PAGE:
Advanced Search
MyIDEAS: Login

Fiscal Policy and Economic Development

Contents:

Author Info

  • Alexandros Mourmouras
  • Peter Rangazas

    ()
    (Department of Economics, Indiana Unviersity-Purdue University Indianapolis)

Abstract

This paper offers possible explanations for three generally observed facts about fiscal policy and development: (F1) The relative size of government increases as an economy develops, (F2) The rise in government and taxation are associated with rising or constant economic growth rates, and (F3) Today’s developing countries have larger government sectors than did today’s developed countries at similar stages of development. The explanations for these facts are based on the structural transformation from traditional to modern production, rising public infrastructure investment, and less democratic governments in many of today’s developing economies.

Download Info

If you experience problems downloading a file, check if you have the proper application to view it first. In case of further problems read the IDEAS help page. Note that these files are not on the IDEAS site. Please be patient as the files may be large.
File URL: http://www.iupui.edu/~econ/workingpapers/wp200802.pdf
Our checks indicate that this address may not be valid because: 404 Not Found. If this is indeed the case, please notify (Ye Zhang)
Download Restriction: no

Bibliographic Info

Paper provided by Indiana University-Purdue University Indianapolis, Department of Economics in its series Working Papers with number wp200802.

as in new window
Length: 49 pages
Date of creation: Feb 2008
Date of revision:
Handle: RePEc:iup:wpaper:wp200802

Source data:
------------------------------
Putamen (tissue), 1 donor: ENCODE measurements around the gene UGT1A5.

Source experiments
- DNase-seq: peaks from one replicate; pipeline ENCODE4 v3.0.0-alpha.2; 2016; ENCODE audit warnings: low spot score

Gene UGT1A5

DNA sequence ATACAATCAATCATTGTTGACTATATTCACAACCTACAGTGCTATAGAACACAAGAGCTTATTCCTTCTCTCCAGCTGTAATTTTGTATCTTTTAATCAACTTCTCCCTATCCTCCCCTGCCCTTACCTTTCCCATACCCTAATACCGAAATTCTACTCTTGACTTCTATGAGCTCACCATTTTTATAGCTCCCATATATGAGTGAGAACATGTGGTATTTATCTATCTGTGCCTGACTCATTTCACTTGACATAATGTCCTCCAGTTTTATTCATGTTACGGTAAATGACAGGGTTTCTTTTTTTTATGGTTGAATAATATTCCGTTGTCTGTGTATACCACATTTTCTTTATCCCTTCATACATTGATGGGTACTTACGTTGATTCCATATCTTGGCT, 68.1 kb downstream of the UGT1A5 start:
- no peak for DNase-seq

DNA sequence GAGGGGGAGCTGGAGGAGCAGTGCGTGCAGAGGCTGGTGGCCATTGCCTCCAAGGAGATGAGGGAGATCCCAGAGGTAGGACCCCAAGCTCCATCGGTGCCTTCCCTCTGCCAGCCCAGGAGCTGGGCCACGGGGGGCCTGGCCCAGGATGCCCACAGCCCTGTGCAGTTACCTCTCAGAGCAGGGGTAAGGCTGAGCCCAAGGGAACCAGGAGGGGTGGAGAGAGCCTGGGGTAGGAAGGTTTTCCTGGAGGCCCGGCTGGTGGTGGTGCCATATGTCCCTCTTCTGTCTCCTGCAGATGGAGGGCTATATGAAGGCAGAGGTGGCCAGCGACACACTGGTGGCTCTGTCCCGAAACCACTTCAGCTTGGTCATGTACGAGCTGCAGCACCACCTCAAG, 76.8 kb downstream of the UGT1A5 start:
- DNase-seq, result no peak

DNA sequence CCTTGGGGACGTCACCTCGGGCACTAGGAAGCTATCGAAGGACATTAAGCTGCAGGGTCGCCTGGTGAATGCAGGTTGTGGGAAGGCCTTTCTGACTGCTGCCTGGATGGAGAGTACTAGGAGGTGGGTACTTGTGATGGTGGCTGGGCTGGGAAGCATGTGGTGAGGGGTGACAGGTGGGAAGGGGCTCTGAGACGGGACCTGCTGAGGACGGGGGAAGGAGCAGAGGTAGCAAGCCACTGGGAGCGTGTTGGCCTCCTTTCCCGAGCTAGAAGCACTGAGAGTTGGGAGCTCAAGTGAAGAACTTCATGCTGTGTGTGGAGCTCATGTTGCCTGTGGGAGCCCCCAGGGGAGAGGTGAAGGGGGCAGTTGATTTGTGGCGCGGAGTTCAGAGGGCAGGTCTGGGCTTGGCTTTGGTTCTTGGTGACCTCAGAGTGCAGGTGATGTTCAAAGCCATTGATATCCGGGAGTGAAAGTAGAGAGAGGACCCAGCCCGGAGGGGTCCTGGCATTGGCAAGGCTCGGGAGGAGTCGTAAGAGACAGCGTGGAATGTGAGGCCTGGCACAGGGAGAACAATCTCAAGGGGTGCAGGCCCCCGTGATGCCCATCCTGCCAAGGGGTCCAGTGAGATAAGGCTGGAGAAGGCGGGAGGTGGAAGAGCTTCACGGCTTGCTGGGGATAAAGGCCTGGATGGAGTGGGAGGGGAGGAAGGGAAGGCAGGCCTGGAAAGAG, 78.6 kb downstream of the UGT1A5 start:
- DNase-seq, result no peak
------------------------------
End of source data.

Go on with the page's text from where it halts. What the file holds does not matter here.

Contact details of provider:
Postal: Cavanaugh Hall 516, 425 University Boulevard, Indianapolis, IN 46202
Phone: (317) 274-4756
Fax: (317) 274-2347
Web page: http://www.iupui.edu/~econ/
More information through EDIRC

Related research

Keywords: Structural Transformation; Wagner’s Law;

Other versions of this item:

Find related papers by JEL classification:

References

References listed on IDEAS
Please report citation or reference errors to , or , if you are the registered author of the cited work, log in to your RePEc Author Service profile, click on "citations" and make appropriate adjustments.:
as in new window
  1. Matthias Doepke, 2001. "Accounting for Fertility Decline During the Transition to Growth," UCLA Economics Working Papers 804, UCLA Department of Economics.
  2. Gary D. Hansen & Edward C. Prescott, 1999. "Malthus to Solow," Staff Report 257, Federal Reserve Bank of Minneapolis.
  3. Glomm, Gerhard & Ravikumar, B., 1997. "Productive government expenditures and long-run growth," Journal of Economic Dynamics and Control, Elsevier, vol. 21(1), pages 183-204, January.
  4. Galor, Oded & Moav, Omer & Vollrath, Dietrich, 2008. "Inequality in Land Ownership, the Emergence of Human Capital Promoting Institutions and the Great Divergence," CEPR Discussion Papers 6751, C.E.P.R. Discussion Papers.
  5. Aschauer, David Alan, 1989. "Is public expenditure productive?," Journal of Monetary Economics, Elsevier, vol. 23(2), pages 177-200, March.
  6. Francesco Caselli, 2007. "The Marginal Product of Capital," The Quarterly Journal of Economics, MIT Press, vol. 122(2), pages 535-568, 05.
  7. Peltzman, Sam, 1980. "The Growth of Government," Journal of Law and Economics, University of Chicago Press, vol. 23(2), pages 209-87, October.
  8. Douglas Gollin, 2002. "Getting Income Shares Right," Journal of Political Economy, University of Chicago Press, vol. 110(2), pages 458-474, April.
  9. Schneider, Friedrich, 2004. "The Size of the Shadow Economies of 145 Countries all over the World: First Results over the Period 1999 to 2003," IZA Discussion Papers 1431, Institute for the Study of Labor (IZA).
  10. Acemoglu, Daron & Johnson, Simon & Robinson, James A, 2004. "Institutions as the Fundamental Cause of Long-Run Growth," CEPR Discussion Papers 4458, C.E.P.R. Discussion Papers.
  11. Dominik H. Enste & Friedrich Schneider, 2000. "Shadow Economies: Size, Causes, and Consequences," Journal of Economic Literature, American Economic Association, vol. 38(1), pages 77-114, March.
  12. Acemoglu, Daron & Johnson, Simon & Robinson, James A & Yared, Pierre, 2005. "Income and Democracy," CEPR Discussion Papers 5273, C.E.P.R. Discussion Papers.
  13. Andrew Atkeson & V.V. Chari & Patrick J. Kehoe, 1999. "Taxing capital income: a bad idea," Quarterly Review, Federal Reserve Bank of Minneapolis, issue Sum, pages 3-17.